Before the tournament, Noah and his mother, Cecilia Rodhe, unveiled his Noah’s Arc Foundation’s latest public service announcement centered on its “Rock Your Drop” movement. It’s centered on peace, unity and positive change in the face of Chicago’s rampant gun violence.

Spike Lee, Bears running back Matt Forte, “Chicago Fire” actor David Eichenberg and St. Sabina’s Rev. Michael Pfleger are some of the spot’s prominent cameos.

“‘Rock Your Drop’ is a movement that started with my mother. It has been part of my vision as a basketball player since I was a kid,” Noah said. “For it to be finally here and feel this love really means so much to me and to my family. To launch this PSA is huge. To be able to play for the Chicago Bulls is something other than just basketball. When I see people wearing their drops, it means the world to me and my mom.”

Rodhe, an artist, chiseled the small drop out of stone 18 years ago. Noah wore one on a necklace.

“We’re all one. We’ve all been given life,” Rodhe said. “It doesn’t matter where we’re from. I’m from Sweden. You may say, ‘What are you doing here, blonde lady, on the South Side of Chicago? This isn’t your problem.’ I say no. When something is as strong as gun violence and you see the pain of moms, that’s all of ours problem.”

Noah is very hands-on with his foundation. He joked about converting now-teenage kids who razzed him about Kevin Durant fans five or six years ago.

“This will be my ninth season here and I don’t take that for granted,” Noah said. “Guys move around in my profession. They get traded. To be with a team for that long is special.

“I’m working as hard as I can on the court and this is a part of what I wanted to do since I started playing basketball. This is like home. We’ve been putting in a lot of work here. This is not a gimmick. It’s for the right reasons. To be able to do all this work makes me happy.”

***

No. 2: Thunder coach Donovan tough as they come — Anybody wondering what kind of transition Billy Donovan will make to the NBA after years as one of the nation’s elite college coaches need only peek into his past. Donovan is as tough as they come, having honed his game and his basketball sensibilities in Queens and, later, the Big East. If Donovan’s pedigree is any indication, Kevin Durant, Russell Westbrook, Serge Ibaka and the Co. are in good hands. Anthony Slater of The Oklahoman explains:

After the Big East formed in 1979, basketball interest in the northeast spiked. The early ‘80s produced a golden age for high school point guards in NYC, meaning the 1983 Wheelchair event, the 10th annual, was a must-see edition.

That graduating class had Dwayne “Pearl” Washington, the playground legend and soon-to-be Syracuse star, and future NBA starters Kenny Smith and Mark Jackson.

But it was a sub 6-foot white kid from an affluent area of Long Island who stole the show in that showcase game. His name was Billy Donovan.

“Oh, Billy went off,” said his high school teammate, Frank Williams.

Donovan’s Queens team faced the Brooklyn squad led by Pearl Washington, the game’s headliner. Months earlier, Donovan battled Washington’s in a six-quarter high school scrimmage. Pearl had 82 points.

“We pressed the whole game and he just weaved in and out,” Donovan said. “I learned a lot.”

Donovan was a game-control point guard. Slick ball-handling was his greatest strength. Pearl was a wizard with the ball, his moves legendary. At the Wheelchair Classic, Donovan put his mental notes from the scrimmage to use.

“I don’t think Pearl was ready for it,” Williams laughed.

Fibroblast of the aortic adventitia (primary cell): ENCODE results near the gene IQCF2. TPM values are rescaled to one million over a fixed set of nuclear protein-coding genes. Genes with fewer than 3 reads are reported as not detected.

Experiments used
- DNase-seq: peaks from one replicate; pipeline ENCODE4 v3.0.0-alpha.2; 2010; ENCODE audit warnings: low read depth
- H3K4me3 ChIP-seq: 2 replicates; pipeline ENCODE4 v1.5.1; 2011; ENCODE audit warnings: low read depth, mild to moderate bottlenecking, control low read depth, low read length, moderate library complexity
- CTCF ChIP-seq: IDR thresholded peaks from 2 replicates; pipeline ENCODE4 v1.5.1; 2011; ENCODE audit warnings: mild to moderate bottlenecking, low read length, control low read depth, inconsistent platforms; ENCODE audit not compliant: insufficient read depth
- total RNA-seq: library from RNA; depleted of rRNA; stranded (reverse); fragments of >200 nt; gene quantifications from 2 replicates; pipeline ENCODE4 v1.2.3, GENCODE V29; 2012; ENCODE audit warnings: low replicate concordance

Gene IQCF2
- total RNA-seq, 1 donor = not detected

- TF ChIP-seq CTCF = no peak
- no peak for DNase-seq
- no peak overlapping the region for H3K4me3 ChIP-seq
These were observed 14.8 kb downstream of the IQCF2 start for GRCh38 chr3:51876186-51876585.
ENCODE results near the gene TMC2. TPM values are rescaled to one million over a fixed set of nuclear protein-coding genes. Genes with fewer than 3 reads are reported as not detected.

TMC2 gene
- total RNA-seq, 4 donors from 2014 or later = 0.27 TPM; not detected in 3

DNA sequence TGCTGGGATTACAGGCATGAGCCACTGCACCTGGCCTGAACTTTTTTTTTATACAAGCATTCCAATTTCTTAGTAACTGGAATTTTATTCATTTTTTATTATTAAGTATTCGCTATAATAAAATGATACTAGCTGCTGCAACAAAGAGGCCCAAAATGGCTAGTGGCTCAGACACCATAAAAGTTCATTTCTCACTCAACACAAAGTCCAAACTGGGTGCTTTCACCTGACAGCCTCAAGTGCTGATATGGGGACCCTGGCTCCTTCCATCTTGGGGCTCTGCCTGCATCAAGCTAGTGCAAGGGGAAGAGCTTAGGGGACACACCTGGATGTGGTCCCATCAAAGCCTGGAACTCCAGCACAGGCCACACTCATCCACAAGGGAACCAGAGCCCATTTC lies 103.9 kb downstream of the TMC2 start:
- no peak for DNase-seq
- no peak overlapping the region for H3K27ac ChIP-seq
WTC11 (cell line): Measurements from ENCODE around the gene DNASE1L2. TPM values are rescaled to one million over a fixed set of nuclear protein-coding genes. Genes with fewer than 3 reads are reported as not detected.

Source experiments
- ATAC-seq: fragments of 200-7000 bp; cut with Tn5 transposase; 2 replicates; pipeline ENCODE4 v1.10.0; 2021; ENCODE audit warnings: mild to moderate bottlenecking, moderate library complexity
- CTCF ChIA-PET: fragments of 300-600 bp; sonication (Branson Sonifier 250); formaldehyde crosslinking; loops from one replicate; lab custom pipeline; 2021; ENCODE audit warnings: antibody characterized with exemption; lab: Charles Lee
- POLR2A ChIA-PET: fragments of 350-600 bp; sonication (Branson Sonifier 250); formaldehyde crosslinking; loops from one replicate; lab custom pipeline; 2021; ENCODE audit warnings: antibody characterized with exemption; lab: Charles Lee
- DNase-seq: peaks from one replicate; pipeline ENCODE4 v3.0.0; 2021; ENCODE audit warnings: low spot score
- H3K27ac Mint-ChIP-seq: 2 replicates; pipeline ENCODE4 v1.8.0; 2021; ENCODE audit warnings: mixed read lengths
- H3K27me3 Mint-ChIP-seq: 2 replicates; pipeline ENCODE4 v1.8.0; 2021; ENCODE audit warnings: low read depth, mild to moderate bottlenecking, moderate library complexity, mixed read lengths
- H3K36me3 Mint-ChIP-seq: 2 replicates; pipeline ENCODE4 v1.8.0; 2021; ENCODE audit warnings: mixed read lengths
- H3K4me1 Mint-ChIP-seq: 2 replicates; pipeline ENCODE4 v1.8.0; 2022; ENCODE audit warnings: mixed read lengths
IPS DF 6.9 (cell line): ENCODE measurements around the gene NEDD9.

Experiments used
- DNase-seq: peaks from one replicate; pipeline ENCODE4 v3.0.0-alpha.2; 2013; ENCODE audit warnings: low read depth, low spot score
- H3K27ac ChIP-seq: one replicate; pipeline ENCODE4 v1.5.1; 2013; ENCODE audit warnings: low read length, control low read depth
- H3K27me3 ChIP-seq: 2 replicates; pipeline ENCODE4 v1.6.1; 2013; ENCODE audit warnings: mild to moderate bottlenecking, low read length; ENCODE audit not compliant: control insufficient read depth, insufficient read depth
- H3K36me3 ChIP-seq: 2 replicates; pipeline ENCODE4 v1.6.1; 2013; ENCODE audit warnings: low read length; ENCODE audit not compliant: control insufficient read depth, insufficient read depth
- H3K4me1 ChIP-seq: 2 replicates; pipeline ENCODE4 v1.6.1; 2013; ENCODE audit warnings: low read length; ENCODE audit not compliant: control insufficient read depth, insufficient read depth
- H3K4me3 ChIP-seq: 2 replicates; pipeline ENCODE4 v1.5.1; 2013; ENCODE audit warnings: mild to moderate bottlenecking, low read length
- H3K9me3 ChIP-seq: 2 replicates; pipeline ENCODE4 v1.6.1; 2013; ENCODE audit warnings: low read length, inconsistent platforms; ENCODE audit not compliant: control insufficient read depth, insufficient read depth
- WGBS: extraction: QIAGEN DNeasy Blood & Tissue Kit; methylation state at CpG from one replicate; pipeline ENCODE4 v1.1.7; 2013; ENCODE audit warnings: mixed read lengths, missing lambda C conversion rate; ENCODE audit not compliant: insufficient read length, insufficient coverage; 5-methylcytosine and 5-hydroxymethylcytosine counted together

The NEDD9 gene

In the highlight play of his highlight day, Donovan sent Pearl sprawling on a left-handed, inside-out crossover dribble, cruising past him for a layup.

“Pearl nearly fell down,” said Billy’s childhood best friend Kevin Quigley. “The crowd went nuts. Just hooting and hollering. The little white boy just juked Pearl out of his shoes.”

Billy Donovan made a career out of willing himself to success. Too small and athletically limited to compete against premiere athletes? He molded himself into a player and led Providence to an unlikely Final Four run. Florida is a second-tier hoops program at a football school? He quickly turned them into a national powerhouse. Too inexperienced to coach in the NBA? Sam Presti just handed him the keys to the most important season in the Thunder’s brief franchise history.

But before there was Billy Donovan the iconic coach or Billy The Kid bombing 3s at Providence College there was Billy the kid, a Long Island youth addicted to basketball.

“It was almost an obsession,” Quigley said.

***

No. 3: Okafor has great expectations for Sixers — Philadelphia 76ers rookie Jahlil Okafor is well aware of the struggles that have gone on prior to his arrival in the City of Brotherly Love. But that has not soured him on what could be. He has great expectations for what he and the Sixers will get done in his rookie season. Marc Narducci of the Philadelphia Inquirer has the details:

Okafor averaged 18.5 points and 8.5 rebounds in two Las Vegas Summer League games. Before that, he averaged 14.0 points and 8.3 rebounds in three summer league games in Utah.

“I was satisfied,” Okafor said of his summer performance. “I got better every game and worked on everything.”

Covington said Okafor has already made an impact.

“He has brought a whole lot of excitement to this team,” Covington said. “He is a big man who has made his presence known already.”

Another big man, Joel Embiid, will miss a second straight season because of another procedure on his foot.

“It is hard to do, but he is doing well, and he is keeping his head high,” Covington said.

Just as the focus last season was on Nerlens Noel, this season it will be on Okafor. He said he can’t wait to get settled in the Philadelphia area and is looking for a place to live.

Okafor won’t lack confidence. He expects a lot from a Sixers team coming off an 18-64 season. He knows the expectations will again be low, but he doesn’t care.

“Everybody knows we have expectations, and the fans have expectations, and that is all that matters,” he said.

Okafor will be a trendy choice for rookie of the year because he is expected to play major minutes.

“It’s definitely a possible goal,” he said about earning the award. “Definitely.”

***